A Nigerian President was about to lose an election. All indicators were pointing to a crushing defeat. He had become unpopular with the people and an opposition candidate was doing unexpectedly well in the polls. It was time to stop him. So the President’s ally hired a company to launch an information warfare against the opposition candidate.
This was in late 2014 and early 2015 when President Goodluck Jonathan who would be defeated by Mr. Muhammadu Buhari was sensing defeat.
The secret has been blown open following revelations that a Facebook breach to influence the 2016 presidential election in the United States might have also affected Africa’s most populous nation a year earlier.
Shocking details have emerged on how data analytics company, SCL – the parent company of Cambridge Analytica, was hired by a rich Nigerian to keep President Goodluck Jonathan in power and defeat now President Muhammadu Buhari.
The aim was to launch an information warfare against Mr. Buhari, his All Progressives Congress party, his supporters, allies, propagandists and online influencers.
“It was the kind of campaign that was our bread and butter,” one ex-employee was quoted as saying, according to the Observer. “We’re employed by a billionaire who’s panicking at the idea of a change of government and who wants to spend big to make sure that doesn’t happen.”
The detailed report in The Guardian of London described the attempt to sway the Presidential election in Nigeria as “a standard variation on what SCL had done around the world for 30 years – this time, with a twist. Weaponising information to harm an opponent was standard methodology”.
The Guardian said “it was a methodology honed and developed in the company’s defence and military work – the fifth dimension of warfare, defined by the US military as “information operations”.
“What was new, or at least new to those employees who have now spoken out, was bringing these techniques to the company’s election work”.
According to the report, at least seven individuals with close knowledge of the Nigeria campaign, described how Cambridge Analytica worked with people they believed were Israeli computer hackers.
“The sources – who spoke to the Observer over many months – said the company was looking for “kompromat” on Muhammadu Buhari – at the time, leader of the opposition”.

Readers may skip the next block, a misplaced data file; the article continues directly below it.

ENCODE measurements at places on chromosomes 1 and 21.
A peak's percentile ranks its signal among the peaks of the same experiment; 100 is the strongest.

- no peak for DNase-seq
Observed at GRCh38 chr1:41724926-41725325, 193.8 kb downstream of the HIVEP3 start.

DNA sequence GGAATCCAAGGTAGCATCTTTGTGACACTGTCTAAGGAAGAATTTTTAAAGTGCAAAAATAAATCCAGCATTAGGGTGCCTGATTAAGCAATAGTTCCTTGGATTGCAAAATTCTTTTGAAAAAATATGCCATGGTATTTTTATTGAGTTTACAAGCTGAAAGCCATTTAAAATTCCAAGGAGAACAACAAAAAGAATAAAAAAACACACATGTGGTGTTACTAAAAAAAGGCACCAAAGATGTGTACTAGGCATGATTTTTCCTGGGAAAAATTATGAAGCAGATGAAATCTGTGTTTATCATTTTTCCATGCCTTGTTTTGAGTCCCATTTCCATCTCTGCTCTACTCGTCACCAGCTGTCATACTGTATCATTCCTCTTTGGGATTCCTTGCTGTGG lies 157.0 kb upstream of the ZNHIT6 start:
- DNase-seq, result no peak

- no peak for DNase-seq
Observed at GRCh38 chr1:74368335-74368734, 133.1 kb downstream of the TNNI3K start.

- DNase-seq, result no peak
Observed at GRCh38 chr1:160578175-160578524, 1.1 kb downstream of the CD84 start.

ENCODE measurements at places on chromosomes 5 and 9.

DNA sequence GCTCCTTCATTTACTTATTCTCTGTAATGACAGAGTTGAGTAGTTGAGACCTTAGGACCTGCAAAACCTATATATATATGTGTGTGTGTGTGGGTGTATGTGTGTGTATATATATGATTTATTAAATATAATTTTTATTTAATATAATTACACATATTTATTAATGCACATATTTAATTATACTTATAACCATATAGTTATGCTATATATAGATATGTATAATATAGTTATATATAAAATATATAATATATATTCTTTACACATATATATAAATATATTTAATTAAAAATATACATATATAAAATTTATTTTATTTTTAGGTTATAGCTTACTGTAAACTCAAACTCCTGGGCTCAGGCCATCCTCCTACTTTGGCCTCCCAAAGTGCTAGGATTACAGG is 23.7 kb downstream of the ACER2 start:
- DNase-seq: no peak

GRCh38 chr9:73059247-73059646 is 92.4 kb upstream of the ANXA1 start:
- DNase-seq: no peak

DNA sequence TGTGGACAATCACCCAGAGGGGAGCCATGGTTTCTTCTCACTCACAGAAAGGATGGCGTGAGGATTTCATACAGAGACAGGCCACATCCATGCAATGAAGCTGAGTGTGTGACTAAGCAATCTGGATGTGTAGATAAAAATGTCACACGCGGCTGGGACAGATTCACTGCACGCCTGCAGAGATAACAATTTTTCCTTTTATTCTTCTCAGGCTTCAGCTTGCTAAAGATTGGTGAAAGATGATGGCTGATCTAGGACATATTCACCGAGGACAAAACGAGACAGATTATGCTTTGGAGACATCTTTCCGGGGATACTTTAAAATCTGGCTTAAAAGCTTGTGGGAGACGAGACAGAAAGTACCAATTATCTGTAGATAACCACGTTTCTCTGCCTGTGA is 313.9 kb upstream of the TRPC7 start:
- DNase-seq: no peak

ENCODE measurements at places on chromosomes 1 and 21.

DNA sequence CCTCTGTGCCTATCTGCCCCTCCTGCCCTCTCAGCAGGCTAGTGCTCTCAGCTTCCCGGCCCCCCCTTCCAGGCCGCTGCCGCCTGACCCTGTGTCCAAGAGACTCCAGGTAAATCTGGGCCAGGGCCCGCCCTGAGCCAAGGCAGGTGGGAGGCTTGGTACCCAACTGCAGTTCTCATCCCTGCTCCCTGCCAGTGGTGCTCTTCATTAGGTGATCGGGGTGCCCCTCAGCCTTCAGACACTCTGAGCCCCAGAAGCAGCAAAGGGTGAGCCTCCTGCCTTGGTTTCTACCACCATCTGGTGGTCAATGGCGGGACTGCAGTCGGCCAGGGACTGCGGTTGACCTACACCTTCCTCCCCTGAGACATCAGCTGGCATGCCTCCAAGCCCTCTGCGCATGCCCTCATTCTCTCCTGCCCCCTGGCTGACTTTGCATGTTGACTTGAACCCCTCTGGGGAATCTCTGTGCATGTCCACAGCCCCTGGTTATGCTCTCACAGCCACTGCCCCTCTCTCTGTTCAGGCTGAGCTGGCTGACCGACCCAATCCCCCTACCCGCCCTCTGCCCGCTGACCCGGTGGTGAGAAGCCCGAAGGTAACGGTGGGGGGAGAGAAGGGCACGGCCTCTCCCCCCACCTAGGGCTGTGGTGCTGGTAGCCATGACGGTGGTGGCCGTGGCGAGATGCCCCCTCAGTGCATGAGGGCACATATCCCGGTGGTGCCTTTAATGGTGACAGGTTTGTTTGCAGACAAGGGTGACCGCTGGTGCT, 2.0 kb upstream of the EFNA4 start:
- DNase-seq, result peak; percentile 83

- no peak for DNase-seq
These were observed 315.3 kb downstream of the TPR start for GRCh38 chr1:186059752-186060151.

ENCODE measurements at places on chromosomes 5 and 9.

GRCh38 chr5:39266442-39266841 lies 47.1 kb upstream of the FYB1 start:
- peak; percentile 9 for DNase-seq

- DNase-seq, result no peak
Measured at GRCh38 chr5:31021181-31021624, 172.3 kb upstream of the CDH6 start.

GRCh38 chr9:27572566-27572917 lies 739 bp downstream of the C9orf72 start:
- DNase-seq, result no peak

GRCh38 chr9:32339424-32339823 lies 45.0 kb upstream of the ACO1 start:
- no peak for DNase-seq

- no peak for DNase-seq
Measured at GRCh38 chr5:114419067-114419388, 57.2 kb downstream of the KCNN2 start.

They said the hackers offered Cambridge Analytica access to private information about Buhari, and probably many other people around him.
According to the Guardian, “their testimony paints an extraordinary picture of how far a western company would contemplate going in an effort to undermine the democratic process in a country that already struggles to provide free and fair elections”.
However, their claims are disputed by the company, which insists it did not take possession of or use any personal information for any purpose and did not use any “hacked or stolen data”.
“The company confirmed, however, that it had been hired to provide “advertising and marketing services in support of the Goodluck Jonathan campaign”, the Guardian said.
“That work seems to have come about through Brittany Kaiser, a senior director at Cambridge Analytica, who would go on to play a public role at the launch of Nigel Farage’s Leave.eu campaign, and a senior strategist on the Trump campaign”, the newspaper reported.
The newspaper said in December 2014 she was introduced to a Nigerian oil billionaire who wanted to fund a covert campaign to support Jonathan. The billionaire wanted total discretion.
An ex-employee said: “[Kaiser] got a phone call. It was just before Christmas and she flew out to meet them in Washington DC. It was all a bit ridiculous. It was only six to eight weeks before the election and they were looking to spend nearly $2m.”
According to the Guardian, “the election was a big deal. At stake, the future of the most populous country in Africa, and potential access to its lucrative oil reserves. The sitting president was favourite to win, though Buhari was doing unexpectedly well.
“Not least because his team had hired AKPD, once the firm of former Barack Obama strategist David Axelrod, which was pushing a slick, social media heavy Obama-esque message of hope.
“There were a lot of scared millionaires worried that Buhari would get in. It was all very last-minute. A team flew out to Abuja and put together a communications campaign. It was a straightforward, normal comms campaign in most respects,” the employee said.
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